In the industrial age, a company’s business model didn’t change much
In the industrial age, a company’s business model didn’t change much. The way a company would create, deliver and capture value could stay fairly constant for generations. The practice of management was mostly focused on execution. If you could move men and material efficiently, buy for a dollar and sell for two, you’d be successful, sometimes enormously so.
Now disruption is rampant
Of the 500 companies on Fortune’s original list of the largest companies in 2008:
- Of the 500 companies that appeared on the first list, in 1955, only 71 hold a place on the list in 2008.
- Nearly 2,000 companies have appeared on the list since its inception, and most are long gone from it. Just because you make the list once guarantees nothing about your ability to endure.
- Some of the most powerful companies on today’s list – businesses like Intel, Microsoft, Apple, Dell, and Google – grew from zero to great upon entirely new technologies, bumping venerable old companies off the list.
Upstarts can get access to resources that used to be available only to large ones. Whether it’s infrastructure in the cloud, outsourced manufacturing or capital from angels, VC’s and crowdfunding, very few industries still have significant barriers to entry.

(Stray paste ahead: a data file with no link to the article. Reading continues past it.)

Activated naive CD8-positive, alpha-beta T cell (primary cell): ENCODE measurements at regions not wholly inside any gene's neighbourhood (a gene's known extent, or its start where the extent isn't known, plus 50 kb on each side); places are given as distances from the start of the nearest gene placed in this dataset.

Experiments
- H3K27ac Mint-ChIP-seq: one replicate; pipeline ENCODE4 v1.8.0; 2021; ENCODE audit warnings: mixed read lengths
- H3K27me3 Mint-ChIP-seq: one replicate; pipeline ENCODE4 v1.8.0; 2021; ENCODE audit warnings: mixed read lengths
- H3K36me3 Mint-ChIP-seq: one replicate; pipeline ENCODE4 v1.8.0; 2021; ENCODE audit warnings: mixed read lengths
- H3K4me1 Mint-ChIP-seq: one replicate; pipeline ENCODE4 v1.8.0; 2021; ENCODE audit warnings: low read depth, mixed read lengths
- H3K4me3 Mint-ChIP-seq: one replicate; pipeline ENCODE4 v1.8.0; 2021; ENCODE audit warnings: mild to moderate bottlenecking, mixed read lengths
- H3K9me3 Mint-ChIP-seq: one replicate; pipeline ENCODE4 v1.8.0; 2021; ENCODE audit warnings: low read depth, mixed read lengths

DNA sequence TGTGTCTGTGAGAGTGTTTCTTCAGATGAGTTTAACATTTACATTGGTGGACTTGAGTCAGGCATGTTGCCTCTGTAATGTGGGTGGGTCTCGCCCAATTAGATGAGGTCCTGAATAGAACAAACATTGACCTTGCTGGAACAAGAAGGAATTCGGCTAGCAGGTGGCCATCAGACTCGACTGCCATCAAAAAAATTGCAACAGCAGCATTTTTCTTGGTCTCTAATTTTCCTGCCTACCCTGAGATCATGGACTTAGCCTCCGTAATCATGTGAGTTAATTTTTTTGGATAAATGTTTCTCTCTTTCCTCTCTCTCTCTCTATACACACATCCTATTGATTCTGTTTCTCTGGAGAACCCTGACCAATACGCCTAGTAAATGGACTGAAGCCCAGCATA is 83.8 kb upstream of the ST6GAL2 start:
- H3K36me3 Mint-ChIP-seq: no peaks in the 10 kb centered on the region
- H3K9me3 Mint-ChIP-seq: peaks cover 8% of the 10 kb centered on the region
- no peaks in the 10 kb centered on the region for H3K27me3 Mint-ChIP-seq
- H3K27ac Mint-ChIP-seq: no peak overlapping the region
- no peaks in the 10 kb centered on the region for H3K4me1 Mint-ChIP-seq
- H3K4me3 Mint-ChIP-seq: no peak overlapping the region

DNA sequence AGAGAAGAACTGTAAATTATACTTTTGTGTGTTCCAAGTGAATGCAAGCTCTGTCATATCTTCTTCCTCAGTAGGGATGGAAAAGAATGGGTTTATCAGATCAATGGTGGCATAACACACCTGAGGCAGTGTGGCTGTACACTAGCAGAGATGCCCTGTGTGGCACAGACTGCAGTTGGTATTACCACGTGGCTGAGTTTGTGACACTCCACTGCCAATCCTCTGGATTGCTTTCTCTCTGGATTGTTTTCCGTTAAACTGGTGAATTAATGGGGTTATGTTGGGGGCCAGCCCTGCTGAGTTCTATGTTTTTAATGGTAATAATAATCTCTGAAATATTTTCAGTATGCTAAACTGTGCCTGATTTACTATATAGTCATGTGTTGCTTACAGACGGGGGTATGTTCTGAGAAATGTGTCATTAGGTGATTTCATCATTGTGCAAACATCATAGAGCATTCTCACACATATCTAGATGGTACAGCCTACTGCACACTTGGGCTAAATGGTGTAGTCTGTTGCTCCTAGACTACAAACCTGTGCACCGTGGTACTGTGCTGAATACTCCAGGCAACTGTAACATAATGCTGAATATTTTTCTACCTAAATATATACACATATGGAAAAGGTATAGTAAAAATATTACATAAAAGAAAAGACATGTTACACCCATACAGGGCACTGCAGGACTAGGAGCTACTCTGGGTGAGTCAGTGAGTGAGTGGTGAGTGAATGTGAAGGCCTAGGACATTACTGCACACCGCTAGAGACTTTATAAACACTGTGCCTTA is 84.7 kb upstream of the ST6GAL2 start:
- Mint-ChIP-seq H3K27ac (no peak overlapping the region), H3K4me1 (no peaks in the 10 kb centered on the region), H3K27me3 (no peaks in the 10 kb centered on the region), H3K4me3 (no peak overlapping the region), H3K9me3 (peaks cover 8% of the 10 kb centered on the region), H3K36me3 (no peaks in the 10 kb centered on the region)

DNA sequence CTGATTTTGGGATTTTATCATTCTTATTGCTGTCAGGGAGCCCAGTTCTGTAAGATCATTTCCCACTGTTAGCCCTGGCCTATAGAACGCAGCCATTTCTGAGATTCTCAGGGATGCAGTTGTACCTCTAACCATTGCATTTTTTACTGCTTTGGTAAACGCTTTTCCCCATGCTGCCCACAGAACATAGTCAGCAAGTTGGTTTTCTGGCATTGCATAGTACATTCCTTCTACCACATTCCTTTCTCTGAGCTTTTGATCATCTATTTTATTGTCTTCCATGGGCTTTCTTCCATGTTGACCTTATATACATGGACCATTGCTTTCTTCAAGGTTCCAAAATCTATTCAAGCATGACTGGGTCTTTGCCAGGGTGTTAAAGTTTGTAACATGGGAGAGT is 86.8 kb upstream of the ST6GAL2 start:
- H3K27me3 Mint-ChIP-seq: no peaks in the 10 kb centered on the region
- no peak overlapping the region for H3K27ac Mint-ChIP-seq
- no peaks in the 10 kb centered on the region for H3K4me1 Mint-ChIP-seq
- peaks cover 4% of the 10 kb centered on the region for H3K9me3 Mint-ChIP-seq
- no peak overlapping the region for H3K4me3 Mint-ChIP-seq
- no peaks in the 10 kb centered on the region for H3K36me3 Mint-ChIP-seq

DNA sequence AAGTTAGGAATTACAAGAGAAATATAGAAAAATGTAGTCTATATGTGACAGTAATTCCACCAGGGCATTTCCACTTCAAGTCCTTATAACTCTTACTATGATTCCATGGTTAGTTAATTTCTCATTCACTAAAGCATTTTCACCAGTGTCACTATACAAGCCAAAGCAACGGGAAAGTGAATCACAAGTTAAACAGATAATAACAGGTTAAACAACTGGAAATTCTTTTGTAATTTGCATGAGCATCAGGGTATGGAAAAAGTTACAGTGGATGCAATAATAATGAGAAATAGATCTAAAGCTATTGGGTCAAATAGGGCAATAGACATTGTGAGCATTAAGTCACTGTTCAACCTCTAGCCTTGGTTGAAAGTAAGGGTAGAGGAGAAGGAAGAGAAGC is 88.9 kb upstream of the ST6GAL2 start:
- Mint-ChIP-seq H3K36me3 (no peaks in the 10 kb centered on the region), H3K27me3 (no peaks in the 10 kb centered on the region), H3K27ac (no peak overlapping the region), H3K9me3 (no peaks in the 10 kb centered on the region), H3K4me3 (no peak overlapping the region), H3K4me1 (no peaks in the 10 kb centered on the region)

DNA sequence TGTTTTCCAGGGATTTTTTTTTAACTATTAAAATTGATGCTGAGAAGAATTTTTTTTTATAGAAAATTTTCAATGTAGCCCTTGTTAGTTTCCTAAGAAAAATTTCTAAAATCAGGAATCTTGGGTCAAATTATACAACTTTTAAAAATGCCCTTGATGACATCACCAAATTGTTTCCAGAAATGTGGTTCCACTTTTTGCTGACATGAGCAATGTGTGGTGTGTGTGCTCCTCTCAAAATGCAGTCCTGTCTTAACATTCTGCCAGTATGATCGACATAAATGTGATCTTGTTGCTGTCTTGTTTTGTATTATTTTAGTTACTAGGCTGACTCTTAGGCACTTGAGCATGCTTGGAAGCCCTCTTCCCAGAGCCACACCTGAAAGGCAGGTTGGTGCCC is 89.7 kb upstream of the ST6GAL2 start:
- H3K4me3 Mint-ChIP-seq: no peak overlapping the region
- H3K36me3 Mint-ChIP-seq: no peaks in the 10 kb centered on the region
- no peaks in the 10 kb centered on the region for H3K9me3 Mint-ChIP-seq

The French author Andre Gide wrote:
Man cannot discover new oceans unless he has the courage to lose sight of the shore
In very much the same way, we can’t manage strategy in the 21st century without discarding the comfortable dogmas of the 20th century.
Business model innovation in times of rapid change
Short URL & title:
Business models don’t last as long as they used to — http://www.torbenrick.eu/t/r/bkn
Experienced senior executive, both at a strategic and operational level, with strong track record in developing, driving and managing business improvement and development, change management and turn-around. View full profile